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Can labor emigration affect education of girls? Evidence from Tajikistan

Gatskova, Kseniia; Ivlevs, Artjoms; Dietz, Barbara


Kseniia Gatskova

Barbara Dietz


This study examines how large-scale, predominantly male emigration affects the education of girls staying in Tajikistan, the poorest post-Soviet state and one of the most remittance-dependent economies in the world. Using data from a three-wave household panel survey conducted in 2007, 2009, and 2011, this study finds that the net effect of migration on girls’ schooling turns from positive to negative with girls’ age. These results lend support to various conceptual channels through which the emigration of household members may affect girls’ education, including the relaxation of budget constraints, a change of the household head, and an increase in household work. At the practical level, the results imply that migration can be detrimental to women’s empowerment and cast doubt on whether emigration is an appropriate long-term development strategy for Tajikistan.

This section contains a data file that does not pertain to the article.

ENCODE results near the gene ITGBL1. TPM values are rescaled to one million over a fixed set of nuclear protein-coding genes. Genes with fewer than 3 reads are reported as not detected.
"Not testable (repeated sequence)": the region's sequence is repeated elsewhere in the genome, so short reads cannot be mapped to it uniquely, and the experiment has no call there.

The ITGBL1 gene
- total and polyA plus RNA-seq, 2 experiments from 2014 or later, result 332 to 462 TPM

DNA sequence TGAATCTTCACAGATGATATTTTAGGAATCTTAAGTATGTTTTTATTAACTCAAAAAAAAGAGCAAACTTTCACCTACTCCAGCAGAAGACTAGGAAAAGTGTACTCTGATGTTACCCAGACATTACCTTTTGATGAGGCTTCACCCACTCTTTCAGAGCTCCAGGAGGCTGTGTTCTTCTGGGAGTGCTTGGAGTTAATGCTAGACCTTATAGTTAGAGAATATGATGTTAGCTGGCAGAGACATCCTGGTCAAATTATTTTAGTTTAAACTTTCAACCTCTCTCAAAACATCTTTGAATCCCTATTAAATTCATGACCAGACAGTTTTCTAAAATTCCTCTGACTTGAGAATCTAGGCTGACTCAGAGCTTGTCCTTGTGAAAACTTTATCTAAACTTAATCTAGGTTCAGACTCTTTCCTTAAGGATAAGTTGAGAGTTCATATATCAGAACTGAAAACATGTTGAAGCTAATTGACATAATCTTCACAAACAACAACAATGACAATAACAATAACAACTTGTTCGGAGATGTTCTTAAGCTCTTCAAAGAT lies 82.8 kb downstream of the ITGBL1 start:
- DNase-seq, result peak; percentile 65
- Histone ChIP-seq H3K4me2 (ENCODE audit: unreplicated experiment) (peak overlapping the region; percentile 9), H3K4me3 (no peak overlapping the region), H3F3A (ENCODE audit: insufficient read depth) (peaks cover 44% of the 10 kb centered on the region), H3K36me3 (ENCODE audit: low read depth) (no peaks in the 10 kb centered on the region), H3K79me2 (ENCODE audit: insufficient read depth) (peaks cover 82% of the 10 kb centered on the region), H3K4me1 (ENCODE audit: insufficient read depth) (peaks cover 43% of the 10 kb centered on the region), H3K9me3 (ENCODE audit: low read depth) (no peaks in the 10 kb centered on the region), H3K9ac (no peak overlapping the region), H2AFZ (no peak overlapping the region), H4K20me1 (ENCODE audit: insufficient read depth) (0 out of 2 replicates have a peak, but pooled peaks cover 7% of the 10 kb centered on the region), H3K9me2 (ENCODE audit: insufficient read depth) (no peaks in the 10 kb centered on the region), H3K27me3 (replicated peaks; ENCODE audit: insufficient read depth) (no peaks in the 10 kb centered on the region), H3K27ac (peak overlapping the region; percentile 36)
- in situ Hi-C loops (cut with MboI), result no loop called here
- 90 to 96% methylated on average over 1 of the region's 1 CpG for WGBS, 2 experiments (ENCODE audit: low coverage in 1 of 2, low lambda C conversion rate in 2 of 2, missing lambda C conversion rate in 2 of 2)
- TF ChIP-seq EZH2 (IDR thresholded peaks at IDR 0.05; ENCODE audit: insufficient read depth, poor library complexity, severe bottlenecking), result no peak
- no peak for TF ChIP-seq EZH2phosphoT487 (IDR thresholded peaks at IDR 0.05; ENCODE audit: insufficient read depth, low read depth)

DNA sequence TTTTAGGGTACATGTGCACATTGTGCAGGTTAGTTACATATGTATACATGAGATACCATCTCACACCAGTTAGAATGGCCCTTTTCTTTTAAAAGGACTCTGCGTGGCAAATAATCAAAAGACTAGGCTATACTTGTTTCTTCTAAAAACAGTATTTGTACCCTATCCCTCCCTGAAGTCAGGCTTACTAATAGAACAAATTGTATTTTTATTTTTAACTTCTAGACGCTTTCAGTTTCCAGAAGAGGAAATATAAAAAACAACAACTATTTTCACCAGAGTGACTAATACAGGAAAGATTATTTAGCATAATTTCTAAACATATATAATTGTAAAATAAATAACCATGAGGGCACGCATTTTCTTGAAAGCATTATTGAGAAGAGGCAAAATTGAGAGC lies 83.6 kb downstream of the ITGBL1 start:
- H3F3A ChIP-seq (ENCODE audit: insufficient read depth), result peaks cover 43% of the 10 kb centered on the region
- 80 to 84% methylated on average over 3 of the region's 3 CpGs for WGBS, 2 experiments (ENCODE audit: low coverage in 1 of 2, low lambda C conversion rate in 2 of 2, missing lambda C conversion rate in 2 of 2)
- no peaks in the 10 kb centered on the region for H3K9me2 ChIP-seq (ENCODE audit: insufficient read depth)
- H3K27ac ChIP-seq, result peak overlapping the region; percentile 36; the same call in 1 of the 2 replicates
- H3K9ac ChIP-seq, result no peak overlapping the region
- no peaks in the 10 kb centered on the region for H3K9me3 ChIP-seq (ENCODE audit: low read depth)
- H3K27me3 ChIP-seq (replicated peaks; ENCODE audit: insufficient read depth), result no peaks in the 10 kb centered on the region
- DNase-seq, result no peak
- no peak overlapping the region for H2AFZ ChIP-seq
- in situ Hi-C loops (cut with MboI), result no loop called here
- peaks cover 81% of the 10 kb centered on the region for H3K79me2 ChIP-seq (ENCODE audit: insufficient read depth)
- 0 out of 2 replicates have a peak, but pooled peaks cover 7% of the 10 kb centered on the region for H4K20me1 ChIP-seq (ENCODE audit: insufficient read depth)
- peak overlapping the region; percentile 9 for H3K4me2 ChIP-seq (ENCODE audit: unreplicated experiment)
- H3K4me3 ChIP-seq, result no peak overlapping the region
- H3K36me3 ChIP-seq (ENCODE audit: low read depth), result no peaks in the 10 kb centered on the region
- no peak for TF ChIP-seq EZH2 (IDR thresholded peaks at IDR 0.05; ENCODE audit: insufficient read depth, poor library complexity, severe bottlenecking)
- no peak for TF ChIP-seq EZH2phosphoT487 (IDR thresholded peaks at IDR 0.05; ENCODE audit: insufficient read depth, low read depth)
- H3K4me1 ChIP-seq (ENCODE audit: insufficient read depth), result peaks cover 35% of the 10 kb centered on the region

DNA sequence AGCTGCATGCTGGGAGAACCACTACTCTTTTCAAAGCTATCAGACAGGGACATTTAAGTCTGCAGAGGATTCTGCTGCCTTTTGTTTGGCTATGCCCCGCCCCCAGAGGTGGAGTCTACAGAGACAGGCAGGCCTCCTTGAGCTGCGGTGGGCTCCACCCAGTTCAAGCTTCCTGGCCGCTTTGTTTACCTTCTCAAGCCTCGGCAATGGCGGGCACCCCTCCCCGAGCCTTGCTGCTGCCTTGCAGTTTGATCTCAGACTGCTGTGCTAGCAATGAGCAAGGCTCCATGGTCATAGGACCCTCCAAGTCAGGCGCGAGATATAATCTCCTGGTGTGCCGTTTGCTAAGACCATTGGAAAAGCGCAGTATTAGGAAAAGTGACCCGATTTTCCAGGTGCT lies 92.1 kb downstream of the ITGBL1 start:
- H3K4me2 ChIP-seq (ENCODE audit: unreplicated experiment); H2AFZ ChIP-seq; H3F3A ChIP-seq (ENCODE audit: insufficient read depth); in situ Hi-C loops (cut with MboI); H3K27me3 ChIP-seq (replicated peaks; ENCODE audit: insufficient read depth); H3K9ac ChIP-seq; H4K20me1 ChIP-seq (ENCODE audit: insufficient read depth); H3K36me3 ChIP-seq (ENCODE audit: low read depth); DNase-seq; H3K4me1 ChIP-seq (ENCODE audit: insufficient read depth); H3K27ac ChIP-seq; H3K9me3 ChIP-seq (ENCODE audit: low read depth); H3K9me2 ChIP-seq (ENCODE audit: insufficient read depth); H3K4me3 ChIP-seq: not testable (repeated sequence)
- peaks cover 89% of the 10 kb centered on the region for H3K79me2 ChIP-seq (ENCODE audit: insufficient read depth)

Journal Article Type Article
Acceptance Date May 3, 2019
Online Publication Date Jun 3, 2019
Publication Date Jul 1, 2019
Deposit Date Jun 14, 2019
Publicly Available Date Dec 4, 2020
Journal Feminist Economics
Print ISSN 1354-5701
Electronic ISSN 1466-4372
Publisher Taylor & Francis (Routledge)
Peer Reviewed Peer Reviewed
Volume 25
Issue 3
Pages 96-118
Keywords girls’ education, migration, remittances, female empowerment, Tajikistan
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Additional Information Additional Information : This is an Accepted Manuscript of an article published by Taylor & Francis in Feminist Economics on 3rd June 2019, available online:
Contract Date Jun 14, 2019


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